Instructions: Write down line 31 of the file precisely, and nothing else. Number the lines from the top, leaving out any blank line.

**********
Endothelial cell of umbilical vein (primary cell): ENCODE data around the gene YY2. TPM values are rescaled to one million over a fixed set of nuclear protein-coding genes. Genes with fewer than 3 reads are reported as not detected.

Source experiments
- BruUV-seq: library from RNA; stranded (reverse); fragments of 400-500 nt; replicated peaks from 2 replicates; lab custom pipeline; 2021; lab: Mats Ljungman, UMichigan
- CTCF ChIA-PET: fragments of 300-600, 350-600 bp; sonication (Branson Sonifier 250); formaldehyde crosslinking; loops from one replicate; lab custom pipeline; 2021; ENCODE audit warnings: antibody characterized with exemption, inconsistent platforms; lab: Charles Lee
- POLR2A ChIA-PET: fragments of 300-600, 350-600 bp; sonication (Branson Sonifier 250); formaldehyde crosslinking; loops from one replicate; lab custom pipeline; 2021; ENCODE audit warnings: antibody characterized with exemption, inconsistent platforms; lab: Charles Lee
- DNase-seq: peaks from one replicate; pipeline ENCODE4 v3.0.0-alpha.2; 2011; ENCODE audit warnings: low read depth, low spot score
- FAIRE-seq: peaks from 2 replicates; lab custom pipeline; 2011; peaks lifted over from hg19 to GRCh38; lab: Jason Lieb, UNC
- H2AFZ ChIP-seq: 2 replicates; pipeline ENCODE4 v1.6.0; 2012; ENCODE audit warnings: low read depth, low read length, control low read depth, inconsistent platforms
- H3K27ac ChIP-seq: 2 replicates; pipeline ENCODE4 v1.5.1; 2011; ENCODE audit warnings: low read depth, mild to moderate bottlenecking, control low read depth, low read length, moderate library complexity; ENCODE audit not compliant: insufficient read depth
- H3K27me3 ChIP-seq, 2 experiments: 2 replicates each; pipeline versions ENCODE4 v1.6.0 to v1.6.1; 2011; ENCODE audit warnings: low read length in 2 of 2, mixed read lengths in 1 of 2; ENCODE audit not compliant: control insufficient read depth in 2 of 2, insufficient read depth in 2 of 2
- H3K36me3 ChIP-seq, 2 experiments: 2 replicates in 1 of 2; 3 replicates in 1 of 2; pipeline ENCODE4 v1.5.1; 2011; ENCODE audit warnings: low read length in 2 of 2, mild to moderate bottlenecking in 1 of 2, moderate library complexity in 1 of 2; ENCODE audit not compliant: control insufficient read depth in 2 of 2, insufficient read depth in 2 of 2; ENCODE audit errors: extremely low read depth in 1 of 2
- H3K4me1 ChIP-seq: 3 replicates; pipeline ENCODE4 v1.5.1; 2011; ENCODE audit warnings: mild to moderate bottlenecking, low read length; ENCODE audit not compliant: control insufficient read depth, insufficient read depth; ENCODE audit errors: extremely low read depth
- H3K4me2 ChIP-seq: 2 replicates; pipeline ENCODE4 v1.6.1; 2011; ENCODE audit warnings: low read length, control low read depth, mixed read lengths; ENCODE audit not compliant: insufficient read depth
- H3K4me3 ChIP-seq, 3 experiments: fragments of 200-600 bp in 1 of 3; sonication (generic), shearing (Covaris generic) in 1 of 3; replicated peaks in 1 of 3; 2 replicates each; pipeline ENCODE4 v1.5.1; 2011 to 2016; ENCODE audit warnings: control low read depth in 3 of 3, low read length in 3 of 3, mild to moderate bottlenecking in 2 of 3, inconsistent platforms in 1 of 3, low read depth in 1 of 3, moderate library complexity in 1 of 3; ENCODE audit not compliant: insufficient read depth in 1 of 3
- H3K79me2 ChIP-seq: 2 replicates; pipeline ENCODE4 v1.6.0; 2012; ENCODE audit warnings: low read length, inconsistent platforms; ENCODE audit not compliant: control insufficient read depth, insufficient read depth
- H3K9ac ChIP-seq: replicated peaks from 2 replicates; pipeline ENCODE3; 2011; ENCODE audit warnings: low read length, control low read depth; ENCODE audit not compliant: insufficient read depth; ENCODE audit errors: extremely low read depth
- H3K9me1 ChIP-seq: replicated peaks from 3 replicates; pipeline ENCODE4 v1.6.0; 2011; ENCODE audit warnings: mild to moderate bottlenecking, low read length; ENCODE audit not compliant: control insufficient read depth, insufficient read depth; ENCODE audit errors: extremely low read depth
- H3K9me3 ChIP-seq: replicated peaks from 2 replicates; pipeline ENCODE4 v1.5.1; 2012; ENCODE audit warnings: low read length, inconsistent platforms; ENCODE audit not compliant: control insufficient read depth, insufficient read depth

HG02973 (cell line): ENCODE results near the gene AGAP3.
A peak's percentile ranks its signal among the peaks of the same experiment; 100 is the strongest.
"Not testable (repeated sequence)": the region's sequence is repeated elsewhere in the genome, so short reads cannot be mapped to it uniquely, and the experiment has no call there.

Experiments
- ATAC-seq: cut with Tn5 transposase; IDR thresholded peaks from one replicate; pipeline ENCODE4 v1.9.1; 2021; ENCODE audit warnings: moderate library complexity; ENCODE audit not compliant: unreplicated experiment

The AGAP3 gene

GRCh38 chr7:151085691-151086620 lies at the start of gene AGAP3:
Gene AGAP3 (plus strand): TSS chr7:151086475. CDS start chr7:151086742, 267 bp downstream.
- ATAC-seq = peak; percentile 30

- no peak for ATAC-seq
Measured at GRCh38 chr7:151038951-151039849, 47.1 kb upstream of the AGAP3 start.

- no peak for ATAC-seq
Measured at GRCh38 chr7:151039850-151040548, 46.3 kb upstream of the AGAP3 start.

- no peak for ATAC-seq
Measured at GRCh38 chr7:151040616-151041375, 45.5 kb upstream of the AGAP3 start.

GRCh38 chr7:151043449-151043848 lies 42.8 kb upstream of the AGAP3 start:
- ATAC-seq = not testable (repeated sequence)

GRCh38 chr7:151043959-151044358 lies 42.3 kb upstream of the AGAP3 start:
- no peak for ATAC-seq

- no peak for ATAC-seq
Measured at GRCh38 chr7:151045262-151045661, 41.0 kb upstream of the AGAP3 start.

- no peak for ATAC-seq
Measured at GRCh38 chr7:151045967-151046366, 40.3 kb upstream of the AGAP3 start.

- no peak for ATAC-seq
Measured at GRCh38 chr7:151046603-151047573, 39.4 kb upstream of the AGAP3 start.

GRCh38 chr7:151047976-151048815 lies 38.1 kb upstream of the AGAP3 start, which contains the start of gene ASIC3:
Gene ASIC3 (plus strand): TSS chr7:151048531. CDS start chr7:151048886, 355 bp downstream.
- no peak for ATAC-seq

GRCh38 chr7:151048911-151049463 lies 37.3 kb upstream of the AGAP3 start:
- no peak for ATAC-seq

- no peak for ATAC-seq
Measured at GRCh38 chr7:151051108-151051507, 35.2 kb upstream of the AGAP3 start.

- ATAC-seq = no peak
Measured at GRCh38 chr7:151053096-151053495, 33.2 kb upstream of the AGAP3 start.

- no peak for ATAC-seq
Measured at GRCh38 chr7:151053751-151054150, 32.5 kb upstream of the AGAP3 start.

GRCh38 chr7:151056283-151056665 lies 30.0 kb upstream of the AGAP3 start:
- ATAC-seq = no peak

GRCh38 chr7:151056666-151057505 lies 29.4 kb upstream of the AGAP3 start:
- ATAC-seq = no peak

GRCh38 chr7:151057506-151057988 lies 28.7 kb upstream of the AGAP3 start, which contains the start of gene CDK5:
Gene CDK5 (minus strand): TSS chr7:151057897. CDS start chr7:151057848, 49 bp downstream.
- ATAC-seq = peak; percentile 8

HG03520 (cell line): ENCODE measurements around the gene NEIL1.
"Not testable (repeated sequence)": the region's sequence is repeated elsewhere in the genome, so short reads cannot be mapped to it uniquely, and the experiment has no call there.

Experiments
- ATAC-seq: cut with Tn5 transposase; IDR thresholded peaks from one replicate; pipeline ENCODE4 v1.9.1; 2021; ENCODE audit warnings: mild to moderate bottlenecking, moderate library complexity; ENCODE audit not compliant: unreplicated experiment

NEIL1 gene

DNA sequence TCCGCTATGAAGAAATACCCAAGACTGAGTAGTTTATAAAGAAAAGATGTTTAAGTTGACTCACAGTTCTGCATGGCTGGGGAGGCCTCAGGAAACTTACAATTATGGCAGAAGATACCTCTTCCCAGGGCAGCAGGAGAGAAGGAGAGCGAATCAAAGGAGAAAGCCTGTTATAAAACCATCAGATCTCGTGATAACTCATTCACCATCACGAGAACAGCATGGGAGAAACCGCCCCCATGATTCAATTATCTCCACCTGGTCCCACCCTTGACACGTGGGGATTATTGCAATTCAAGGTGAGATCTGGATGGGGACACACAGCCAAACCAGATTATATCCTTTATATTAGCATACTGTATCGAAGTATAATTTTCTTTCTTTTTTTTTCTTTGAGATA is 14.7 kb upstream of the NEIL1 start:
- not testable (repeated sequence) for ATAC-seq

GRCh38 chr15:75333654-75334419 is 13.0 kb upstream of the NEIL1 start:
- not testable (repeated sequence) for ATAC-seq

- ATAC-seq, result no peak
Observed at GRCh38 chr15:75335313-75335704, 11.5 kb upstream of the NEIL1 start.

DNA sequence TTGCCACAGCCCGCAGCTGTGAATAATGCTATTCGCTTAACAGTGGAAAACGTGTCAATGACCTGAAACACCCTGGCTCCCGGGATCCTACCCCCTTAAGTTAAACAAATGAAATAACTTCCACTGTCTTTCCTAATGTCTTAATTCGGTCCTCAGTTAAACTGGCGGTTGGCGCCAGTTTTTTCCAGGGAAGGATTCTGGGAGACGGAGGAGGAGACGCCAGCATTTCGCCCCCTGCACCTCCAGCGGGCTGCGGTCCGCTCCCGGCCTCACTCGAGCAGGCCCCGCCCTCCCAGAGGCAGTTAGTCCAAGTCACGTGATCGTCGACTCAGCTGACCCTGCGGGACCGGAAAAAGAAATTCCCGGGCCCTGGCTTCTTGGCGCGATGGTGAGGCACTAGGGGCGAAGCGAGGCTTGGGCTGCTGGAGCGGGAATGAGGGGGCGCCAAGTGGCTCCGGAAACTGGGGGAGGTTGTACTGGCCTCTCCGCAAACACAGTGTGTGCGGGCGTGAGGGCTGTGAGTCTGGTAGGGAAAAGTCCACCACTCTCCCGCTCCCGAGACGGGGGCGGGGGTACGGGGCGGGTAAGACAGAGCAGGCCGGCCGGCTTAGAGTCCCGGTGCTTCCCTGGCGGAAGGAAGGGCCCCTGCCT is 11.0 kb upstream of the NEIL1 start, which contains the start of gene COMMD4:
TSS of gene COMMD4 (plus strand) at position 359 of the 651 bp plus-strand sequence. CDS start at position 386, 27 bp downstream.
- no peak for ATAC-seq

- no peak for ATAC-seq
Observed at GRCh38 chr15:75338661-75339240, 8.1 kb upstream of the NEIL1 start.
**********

Measured at GRCh38 chr7:151039850-151040548, 46.3 kb upstream of the AGAP3 start.